Real-life situation/contemporary problem: Global warming
• Knowledge issues: “Can we be certain that global warming is taking place?” or, “Does language (or the use of statistics, graphs, photographs) affect our view of whether or not the planet is undergoing global warming?”
• Format: Students analyse and critically evaluate video and newspaper clips involving the views of experts, politicians and activists who defend or dispute the notion that the planet is suffering from global warming. Each member of the group draws attention to different aspects of the evidence —the nature of the words used, statistics and graphs, photographs.
• Knower’s (student’s) point of view: As a group, students suggest that the evidence in favour of global warming seems compelling, but underline that in some cases it is difficult to separate some protagonists’ positions and how they are formulated from the interest groups they represent.
Real-life situation/contemporary problem: Intensive agriculture
• Knowledge issue: “How can we know whether intensive farming methods are always harmful?”
• Format: Inputs by students representing the views of farmers in different circumstances from different parts of the world, cross-examined by a presenter and members of the audience.
• Knower’s (student’s) point of view: It may be easy to take a view on (to think we know) what is right in our own situation. Looked at globally the question is much more complicated.
Thanks, A.H., for finding the link.
“the TOK presentation has still not been achieved in some schools. One verifier writes: ―Too many of the presentations were descriptive, with a great deal of reading and video clips that were too long. We still have quite a long way to go in getting the point across of the presentation as a means to link the “real world” with the “TOK world” … Sadly few are the presentations which convince and give a sense of progress regarding an issue… Unfortunately, most of the presentations I verified did not show much critical thinking about knowledge. Some candidates who did take the trouble to formulate a knowledge issue then ignored it for the remainder of the presentation. Another verifier laments: ―The biggest problem continues to be that the presentations take the form of descriptive subject reports on a topic with little relevance to, and therefore little understanding of, knowledge issues.”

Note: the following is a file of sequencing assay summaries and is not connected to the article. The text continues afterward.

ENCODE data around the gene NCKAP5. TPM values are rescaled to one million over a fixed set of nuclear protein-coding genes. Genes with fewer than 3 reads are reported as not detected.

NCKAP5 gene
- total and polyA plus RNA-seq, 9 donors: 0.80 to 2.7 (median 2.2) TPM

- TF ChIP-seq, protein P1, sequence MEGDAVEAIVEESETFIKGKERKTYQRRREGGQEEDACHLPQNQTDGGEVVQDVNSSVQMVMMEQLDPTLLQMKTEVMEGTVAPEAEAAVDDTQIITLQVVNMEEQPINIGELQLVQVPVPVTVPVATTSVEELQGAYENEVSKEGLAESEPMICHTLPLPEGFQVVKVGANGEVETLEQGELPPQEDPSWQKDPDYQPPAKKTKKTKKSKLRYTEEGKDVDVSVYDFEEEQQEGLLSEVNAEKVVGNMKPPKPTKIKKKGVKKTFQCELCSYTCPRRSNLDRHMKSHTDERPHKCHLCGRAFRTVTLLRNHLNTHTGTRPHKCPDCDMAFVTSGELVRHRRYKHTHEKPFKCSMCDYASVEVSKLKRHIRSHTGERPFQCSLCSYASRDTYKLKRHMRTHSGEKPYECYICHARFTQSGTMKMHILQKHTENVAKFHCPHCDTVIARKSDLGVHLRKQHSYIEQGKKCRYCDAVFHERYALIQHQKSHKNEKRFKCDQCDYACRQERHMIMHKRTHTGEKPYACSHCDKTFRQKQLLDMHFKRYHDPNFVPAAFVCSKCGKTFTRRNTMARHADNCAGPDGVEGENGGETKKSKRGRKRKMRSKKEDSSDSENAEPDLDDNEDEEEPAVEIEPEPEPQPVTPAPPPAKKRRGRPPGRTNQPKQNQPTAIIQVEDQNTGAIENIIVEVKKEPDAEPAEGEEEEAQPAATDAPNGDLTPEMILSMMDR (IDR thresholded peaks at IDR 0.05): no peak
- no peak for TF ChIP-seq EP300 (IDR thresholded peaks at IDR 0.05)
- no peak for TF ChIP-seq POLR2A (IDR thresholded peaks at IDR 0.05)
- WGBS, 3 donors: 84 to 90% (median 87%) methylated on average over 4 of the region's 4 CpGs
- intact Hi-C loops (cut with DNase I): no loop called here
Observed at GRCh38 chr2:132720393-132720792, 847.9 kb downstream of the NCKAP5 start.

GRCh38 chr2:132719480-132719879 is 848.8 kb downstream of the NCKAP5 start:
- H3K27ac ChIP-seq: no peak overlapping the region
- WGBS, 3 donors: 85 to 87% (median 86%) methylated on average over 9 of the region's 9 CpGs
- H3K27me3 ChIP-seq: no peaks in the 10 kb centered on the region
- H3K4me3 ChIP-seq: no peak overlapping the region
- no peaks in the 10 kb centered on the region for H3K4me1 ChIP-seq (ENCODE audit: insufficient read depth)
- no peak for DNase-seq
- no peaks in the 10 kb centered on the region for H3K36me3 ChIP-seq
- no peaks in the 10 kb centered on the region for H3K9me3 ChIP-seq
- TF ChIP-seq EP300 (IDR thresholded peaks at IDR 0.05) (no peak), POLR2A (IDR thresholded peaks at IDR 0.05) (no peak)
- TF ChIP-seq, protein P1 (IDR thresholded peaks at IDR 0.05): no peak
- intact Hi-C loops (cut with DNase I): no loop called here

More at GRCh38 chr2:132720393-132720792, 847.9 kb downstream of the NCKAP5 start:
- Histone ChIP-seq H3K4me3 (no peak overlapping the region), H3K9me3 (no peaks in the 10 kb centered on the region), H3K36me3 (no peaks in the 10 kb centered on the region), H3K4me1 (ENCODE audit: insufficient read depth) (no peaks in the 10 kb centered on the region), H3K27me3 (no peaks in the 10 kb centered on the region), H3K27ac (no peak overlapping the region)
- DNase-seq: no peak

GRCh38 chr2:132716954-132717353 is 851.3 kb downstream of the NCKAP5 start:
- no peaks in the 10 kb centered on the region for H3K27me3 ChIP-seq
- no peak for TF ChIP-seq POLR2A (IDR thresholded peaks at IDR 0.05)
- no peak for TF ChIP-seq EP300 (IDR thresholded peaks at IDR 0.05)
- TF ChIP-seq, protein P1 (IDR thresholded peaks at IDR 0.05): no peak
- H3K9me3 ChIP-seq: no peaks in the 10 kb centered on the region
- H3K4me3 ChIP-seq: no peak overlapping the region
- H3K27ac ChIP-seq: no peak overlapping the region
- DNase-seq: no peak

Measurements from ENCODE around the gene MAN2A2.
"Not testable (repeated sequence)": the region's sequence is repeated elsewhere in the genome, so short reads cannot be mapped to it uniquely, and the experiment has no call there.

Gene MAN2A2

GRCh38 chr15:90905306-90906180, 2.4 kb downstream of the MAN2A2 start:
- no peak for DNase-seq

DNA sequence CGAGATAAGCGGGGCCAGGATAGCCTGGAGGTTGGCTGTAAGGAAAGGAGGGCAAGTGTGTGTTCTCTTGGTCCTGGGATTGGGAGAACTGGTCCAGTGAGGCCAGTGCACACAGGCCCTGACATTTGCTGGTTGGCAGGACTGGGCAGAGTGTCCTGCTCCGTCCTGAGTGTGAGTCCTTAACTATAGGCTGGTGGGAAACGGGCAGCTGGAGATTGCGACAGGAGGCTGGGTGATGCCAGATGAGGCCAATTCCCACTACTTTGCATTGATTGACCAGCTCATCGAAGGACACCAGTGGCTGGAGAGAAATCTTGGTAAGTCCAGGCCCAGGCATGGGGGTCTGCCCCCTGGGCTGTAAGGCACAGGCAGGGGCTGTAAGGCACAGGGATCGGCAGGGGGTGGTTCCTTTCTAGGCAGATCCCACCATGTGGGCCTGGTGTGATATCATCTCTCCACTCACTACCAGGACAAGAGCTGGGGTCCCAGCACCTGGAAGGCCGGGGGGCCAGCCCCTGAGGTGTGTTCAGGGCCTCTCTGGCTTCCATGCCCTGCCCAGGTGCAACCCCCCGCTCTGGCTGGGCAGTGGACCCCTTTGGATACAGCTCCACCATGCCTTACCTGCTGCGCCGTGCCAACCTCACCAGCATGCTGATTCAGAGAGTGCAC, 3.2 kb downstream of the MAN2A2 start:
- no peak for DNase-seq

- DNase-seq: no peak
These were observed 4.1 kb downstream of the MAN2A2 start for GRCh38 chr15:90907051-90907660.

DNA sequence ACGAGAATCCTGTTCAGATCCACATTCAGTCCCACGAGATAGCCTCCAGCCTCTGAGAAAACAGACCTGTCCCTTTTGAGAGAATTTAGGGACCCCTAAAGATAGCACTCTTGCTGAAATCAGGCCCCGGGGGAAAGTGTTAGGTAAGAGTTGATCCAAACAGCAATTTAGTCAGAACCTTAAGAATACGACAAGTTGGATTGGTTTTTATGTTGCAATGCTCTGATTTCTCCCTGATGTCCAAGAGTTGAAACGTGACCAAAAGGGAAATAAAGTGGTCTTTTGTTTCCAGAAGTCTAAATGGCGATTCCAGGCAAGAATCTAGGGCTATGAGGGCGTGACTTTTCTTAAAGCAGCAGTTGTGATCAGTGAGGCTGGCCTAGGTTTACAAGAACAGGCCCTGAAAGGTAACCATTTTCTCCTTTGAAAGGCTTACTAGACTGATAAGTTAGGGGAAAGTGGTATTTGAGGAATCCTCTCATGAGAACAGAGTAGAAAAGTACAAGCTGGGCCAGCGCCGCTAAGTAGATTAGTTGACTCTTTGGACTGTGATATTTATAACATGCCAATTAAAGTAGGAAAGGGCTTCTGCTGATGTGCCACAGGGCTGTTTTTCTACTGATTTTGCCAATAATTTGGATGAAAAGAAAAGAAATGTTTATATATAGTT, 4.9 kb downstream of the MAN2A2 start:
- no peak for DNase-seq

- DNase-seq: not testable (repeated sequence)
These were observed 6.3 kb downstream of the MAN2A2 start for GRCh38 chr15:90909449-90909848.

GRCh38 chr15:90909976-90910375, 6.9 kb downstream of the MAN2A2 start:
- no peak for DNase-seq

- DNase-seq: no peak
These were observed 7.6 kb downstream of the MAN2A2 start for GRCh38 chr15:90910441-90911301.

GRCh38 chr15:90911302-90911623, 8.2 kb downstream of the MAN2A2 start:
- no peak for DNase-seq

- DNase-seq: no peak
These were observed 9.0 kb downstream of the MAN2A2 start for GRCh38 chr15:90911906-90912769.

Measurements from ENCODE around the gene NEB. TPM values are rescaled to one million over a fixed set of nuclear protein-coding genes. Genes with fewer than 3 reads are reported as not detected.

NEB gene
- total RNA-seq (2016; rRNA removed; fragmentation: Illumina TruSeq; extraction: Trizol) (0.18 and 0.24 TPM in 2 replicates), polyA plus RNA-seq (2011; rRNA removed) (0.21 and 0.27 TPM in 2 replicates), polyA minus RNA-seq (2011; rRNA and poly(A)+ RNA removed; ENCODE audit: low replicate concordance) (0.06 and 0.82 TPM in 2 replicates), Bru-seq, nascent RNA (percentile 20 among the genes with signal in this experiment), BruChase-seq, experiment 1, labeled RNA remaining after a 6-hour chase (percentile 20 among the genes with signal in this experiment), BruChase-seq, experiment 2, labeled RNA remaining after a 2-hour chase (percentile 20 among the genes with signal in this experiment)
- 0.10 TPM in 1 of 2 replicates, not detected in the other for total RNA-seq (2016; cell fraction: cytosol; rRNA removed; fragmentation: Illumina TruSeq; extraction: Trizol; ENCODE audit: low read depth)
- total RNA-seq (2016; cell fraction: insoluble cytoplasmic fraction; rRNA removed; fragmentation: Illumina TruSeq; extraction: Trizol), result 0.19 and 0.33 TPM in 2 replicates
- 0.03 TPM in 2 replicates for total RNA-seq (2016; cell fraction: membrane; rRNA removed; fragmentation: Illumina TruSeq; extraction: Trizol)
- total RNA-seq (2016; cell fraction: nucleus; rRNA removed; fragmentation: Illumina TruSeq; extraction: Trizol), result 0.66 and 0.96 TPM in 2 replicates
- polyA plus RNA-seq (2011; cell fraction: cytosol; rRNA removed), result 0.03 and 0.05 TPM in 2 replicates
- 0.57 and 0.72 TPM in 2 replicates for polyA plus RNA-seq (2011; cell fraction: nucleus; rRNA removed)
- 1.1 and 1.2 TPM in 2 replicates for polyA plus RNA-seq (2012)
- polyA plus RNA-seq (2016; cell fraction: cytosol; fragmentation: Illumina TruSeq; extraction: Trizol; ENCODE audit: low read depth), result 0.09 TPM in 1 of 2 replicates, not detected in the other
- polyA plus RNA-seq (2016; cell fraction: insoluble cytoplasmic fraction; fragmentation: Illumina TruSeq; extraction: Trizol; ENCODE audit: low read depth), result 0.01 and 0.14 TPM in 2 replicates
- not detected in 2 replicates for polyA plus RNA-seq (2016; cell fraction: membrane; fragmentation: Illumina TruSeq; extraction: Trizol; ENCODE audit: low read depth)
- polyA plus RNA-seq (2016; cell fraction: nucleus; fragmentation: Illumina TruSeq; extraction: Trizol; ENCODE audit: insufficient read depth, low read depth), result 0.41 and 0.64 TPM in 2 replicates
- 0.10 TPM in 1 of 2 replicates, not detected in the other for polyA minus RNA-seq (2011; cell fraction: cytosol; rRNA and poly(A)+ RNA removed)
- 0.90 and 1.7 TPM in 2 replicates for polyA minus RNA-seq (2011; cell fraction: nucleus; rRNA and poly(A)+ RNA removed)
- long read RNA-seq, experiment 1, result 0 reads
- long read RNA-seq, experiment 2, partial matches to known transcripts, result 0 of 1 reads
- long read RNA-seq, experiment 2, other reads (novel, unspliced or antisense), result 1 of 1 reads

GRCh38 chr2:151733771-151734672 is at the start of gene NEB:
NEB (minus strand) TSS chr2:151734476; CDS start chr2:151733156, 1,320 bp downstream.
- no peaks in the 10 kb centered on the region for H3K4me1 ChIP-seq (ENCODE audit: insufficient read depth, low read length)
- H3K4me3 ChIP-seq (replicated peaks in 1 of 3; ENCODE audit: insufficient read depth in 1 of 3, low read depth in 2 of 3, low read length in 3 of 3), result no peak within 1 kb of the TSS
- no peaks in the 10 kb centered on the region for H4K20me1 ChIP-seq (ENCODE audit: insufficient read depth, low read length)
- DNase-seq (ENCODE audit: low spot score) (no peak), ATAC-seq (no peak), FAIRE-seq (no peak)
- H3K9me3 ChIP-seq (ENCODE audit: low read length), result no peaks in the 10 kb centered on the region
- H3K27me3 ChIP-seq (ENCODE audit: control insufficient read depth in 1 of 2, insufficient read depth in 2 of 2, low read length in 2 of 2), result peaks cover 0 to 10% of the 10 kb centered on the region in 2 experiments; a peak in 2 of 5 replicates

“In short, the articulation of real life situation and knowledge issue that lies at the heart of the presentation task is often still not being achieved. … Verifiers are deeply concerned about viewing so many presentations in which students clearly invest much time and effort, but do so to little effect as the outcomes are almost entirely descriptive and lacking in analysis. This is a problem of relevance; specifically, presentations are not focused on knowledge issues. If students can structure their presentations around knowledge issues … this relevance problem should be avoided.
We cannot stress strongly enough;
the TOK presentation is NOT a descriptive research project; NOT a social studies “report” or “monograph” on some subject of general interest. Without a focus on knowledge issues, presentations cannot deserve major credit on the assessment criteria (criteria A and B are almost certain to score zero for research projects, and a very low mark for D is very likely). They can be very good presentations, but are very poor TOK presentations. “
This weekend, it would behoove you to read part six (6) of the Postscript in The Structure of Scientific Revolutions (pages 205-207). The test on Monday will include a question that asks you to consider Kuhn’s thoughts in the section which directly address criticisms of his essay regarding the concept of ‘Scientific Progress’. Your assessment on Monday will provide:
- a few minutes to insert quotes into the ‘puzzle-solving’ explanations you did today in class
- an opportunity to answer a few short-answer questions on the scope of the text, and
- a chance to chime in on Kuhn’s view on the idea of progress.